how are rna and mrna related

Messenger RNA - Wikipedia, the free encyclopedia


** Messenger RNA **

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The "life cycle" of an *mRNA* in a eukaryotic cell. RNA is transcribed in
the nucleus; processing, it is transported to the cytoplasm and translated
by the ribosome. Finally, the mRNA is degraded.

*Messenger RNA* (*mRNA*) is a large family of RNA molecules that convey
genetic information from DNA to the ribosome, where they specify the amino
acid sequence of the protein products of gene expression. Following
transcription of primary transcript mRNA (known as pre-mRNA) by RNA
polymerase, processed, mature mRNA is translated into a polymer of amino
acids: a protein, as summarized in the central dogma of molecular biology.

As in DNA, mRNA genetic information is in the sequence of nucleotides,
which are arranged into codons consisting of three bases each. Each codon
encodes for a specific amino acid, except the stop codons, which terminate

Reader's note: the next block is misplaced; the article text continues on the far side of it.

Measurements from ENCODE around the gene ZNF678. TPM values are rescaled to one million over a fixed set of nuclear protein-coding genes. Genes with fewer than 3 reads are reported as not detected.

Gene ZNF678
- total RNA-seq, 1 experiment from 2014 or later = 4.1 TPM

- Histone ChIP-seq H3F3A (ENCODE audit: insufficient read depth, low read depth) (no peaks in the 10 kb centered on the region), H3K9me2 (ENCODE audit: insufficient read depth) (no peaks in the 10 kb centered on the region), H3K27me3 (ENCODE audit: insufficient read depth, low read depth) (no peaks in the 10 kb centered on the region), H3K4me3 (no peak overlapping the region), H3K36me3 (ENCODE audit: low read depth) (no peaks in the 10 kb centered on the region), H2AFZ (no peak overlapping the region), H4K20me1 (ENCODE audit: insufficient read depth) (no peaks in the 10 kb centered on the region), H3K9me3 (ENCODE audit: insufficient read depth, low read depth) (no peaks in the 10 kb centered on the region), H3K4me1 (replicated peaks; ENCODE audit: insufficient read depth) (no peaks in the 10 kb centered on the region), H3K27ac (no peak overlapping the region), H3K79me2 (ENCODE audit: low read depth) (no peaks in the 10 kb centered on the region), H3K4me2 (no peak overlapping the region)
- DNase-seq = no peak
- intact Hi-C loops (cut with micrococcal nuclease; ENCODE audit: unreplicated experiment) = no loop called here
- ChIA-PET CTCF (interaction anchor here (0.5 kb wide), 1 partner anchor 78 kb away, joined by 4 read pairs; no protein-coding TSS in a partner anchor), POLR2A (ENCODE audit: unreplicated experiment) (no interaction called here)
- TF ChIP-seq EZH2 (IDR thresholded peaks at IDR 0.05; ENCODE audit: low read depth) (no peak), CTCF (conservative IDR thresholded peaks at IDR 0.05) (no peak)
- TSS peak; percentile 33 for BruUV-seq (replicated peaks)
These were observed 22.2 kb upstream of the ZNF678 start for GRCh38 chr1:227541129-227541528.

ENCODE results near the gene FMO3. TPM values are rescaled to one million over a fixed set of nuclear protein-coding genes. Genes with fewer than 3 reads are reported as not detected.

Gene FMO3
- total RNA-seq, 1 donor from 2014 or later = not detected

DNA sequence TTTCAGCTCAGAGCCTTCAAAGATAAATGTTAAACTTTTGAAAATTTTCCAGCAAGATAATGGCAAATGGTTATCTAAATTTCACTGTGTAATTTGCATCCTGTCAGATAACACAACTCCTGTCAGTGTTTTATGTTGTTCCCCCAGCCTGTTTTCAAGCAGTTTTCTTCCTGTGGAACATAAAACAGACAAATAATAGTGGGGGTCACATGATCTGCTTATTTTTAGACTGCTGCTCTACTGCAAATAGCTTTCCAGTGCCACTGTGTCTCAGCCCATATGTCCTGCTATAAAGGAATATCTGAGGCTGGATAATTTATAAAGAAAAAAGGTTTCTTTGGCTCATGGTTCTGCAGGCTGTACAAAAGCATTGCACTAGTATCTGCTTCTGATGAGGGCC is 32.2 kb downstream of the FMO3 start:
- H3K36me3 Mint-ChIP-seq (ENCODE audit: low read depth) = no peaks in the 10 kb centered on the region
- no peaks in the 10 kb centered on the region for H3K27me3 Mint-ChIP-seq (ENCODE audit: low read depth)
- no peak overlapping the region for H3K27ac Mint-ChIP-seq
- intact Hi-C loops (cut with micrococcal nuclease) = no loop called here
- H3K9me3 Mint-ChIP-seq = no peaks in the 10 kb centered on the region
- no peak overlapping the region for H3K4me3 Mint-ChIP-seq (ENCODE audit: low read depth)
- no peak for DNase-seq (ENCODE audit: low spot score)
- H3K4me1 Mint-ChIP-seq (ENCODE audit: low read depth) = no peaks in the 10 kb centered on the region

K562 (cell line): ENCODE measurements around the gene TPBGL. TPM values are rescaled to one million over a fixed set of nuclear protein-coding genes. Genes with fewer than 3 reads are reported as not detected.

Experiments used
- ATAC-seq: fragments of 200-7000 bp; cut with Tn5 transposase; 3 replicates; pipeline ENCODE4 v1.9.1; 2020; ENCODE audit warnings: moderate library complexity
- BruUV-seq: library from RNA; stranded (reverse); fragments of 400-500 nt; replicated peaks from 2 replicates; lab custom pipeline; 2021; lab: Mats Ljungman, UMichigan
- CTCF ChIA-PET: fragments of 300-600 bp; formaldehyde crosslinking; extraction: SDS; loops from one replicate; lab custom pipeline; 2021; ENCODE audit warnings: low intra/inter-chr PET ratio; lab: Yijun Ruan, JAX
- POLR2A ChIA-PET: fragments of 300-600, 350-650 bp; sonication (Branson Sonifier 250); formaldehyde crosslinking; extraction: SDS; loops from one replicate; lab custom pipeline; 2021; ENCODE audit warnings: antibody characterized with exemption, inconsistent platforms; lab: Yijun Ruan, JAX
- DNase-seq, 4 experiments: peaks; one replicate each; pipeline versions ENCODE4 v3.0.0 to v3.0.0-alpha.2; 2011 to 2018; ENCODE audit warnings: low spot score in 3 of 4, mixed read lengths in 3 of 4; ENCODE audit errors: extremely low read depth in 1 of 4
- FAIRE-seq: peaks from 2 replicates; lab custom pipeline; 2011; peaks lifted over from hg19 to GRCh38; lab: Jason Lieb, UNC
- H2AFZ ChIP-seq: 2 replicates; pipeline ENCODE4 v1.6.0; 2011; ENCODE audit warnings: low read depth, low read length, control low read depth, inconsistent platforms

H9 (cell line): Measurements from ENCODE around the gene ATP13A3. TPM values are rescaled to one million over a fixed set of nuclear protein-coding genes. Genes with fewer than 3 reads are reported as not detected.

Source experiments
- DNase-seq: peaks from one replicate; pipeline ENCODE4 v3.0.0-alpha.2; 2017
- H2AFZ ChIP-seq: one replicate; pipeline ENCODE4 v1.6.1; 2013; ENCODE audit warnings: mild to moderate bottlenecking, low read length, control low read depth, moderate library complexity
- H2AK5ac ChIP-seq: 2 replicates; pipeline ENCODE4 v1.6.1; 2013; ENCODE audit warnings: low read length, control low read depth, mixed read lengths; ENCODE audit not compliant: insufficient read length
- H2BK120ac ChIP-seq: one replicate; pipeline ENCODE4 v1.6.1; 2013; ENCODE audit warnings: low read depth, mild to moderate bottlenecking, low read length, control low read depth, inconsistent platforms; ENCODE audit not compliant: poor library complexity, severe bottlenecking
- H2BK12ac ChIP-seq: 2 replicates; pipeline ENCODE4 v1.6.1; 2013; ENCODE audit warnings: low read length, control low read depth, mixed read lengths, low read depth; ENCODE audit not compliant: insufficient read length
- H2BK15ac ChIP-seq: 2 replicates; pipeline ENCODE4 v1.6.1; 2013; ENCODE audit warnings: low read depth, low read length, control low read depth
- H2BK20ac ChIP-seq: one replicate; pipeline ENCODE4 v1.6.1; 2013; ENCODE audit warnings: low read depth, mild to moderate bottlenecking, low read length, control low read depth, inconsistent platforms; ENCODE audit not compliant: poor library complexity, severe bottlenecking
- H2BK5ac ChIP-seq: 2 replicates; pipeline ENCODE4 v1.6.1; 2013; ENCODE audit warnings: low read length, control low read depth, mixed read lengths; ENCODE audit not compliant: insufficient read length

protein synthesis. This process of translation of codons into amino acids
requires two other types of RNA: Transfer RNA (tRNA), that mediates
recognition of the codon and provides the corresponding amino acid, and
ribosomal RNA (rRNA), that is the central component of the ribosome's
protein-manufacturing machinery.

The existence of mRNA was first suggested by Jacques Monod and François
Jacob, and subsequently discovered by Jacob, Sydney Brenner and Matthew
Meselson at the California Institute of Technology in 1961.


· 1 Synthesis, processing and function

· 1.1 Transcription
· 1.2 Eukaryotic pre-mRNA processing

· 1.2.1 5' cap addition
· 1.2.2 Splicing
· 1.2.3 Editing
· 1.2.4 Polyadenylation

· 1.3 Transport
· 1.4 Translation

· 2 Structure

· 2.1 5' cap
· 2.2 Coding regions
· 2.3 Untranslated regions


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